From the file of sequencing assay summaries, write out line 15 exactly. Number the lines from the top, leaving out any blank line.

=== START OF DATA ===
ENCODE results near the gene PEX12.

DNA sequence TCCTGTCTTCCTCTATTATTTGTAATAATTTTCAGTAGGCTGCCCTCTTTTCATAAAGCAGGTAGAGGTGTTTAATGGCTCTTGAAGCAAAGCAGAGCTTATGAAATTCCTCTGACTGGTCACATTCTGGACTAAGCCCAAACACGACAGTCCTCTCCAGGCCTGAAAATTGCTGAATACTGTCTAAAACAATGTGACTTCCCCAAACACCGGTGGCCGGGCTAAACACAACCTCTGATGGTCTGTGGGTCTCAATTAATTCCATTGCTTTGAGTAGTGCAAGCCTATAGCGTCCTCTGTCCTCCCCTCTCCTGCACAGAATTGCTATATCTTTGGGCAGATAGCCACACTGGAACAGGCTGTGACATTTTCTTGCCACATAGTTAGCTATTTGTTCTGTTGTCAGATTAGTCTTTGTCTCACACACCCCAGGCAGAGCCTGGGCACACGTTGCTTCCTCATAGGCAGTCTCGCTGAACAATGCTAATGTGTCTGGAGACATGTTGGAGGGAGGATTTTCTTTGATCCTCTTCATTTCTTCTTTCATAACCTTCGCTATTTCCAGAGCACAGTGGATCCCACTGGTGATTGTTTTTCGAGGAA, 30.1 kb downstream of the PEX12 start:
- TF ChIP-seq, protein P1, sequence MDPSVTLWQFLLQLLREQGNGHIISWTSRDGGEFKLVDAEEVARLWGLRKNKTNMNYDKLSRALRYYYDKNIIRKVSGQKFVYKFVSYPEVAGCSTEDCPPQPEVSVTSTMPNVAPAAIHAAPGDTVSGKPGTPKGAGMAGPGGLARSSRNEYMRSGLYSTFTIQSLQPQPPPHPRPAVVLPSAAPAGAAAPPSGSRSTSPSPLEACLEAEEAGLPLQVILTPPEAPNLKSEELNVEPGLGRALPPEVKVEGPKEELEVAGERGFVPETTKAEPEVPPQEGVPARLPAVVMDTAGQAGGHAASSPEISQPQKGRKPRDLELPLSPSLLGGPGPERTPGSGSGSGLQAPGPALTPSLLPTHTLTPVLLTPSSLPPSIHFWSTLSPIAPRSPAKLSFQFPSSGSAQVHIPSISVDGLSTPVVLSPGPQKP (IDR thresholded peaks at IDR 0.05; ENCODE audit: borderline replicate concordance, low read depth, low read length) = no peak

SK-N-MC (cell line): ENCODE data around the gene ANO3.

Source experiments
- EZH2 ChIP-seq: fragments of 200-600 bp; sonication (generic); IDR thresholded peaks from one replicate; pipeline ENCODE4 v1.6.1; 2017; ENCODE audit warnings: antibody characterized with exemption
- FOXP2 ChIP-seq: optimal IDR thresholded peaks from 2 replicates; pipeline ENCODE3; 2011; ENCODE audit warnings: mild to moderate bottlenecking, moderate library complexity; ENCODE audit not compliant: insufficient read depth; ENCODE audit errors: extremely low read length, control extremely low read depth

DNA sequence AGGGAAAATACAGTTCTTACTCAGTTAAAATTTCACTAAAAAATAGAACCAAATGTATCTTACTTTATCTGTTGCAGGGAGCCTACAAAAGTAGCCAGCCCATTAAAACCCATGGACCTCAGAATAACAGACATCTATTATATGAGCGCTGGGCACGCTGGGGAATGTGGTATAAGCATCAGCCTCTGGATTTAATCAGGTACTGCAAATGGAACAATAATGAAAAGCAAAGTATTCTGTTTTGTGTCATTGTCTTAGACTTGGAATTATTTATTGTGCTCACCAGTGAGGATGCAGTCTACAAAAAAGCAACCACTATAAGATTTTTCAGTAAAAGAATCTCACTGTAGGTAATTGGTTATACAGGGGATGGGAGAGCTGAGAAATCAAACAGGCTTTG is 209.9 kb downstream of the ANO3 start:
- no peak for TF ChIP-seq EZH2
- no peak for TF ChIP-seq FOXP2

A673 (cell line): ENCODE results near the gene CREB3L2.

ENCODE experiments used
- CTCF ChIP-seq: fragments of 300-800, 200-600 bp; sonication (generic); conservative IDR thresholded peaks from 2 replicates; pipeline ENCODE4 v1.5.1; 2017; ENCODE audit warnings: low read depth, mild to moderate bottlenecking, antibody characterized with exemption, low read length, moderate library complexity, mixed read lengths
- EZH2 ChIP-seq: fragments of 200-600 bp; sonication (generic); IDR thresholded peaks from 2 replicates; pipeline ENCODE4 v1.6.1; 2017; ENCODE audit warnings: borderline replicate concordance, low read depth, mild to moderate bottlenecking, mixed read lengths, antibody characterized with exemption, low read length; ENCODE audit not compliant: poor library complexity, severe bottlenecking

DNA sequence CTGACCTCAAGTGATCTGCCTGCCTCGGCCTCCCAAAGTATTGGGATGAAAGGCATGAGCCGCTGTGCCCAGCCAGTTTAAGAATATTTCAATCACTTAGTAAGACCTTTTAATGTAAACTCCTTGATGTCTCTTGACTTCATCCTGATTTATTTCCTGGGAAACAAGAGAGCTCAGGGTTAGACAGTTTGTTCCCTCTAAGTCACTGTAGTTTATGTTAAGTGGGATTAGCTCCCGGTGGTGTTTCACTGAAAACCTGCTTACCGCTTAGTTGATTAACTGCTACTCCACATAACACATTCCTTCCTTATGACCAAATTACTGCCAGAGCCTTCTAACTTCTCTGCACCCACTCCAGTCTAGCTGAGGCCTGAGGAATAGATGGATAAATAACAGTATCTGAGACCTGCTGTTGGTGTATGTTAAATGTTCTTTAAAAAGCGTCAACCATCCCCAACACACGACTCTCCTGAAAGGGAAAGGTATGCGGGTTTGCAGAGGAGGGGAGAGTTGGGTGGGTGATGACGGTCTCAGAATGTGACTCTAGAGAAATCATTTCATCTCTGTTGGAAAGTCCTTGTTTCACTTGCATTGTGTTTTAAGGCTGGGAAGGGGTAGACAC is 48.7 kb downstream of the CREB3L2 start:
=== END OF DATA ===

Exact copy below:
DNA sequence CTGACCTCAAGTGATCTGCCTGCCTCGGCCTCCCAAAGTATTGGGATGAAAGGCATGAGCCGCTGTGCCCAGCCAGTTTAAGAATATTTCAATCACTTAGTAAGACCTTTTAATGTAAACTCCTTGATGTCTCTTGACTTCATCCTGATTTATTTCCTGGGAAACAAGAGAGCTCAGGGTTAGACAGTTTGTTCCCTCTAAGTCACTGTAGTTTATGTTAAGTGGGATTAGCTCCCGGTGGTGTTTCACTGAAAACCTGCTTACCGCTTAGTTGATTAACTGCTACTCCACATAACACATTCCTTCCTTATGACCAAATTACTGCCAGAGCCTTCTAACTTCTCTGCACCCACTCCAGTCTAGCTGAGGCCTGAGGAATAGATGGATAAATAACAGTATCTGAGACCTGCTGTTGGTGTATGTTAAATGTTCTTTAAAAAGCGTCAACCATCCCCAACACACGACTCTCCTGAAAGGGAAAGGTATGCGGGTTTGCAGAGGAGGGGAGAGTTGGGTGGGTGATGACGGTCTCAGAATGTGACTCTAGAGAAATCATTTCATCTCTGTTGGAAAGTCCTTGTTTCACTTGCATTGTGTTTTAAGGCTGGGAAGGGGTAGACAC is 48.7 kb downstream of the CREB3L2 start: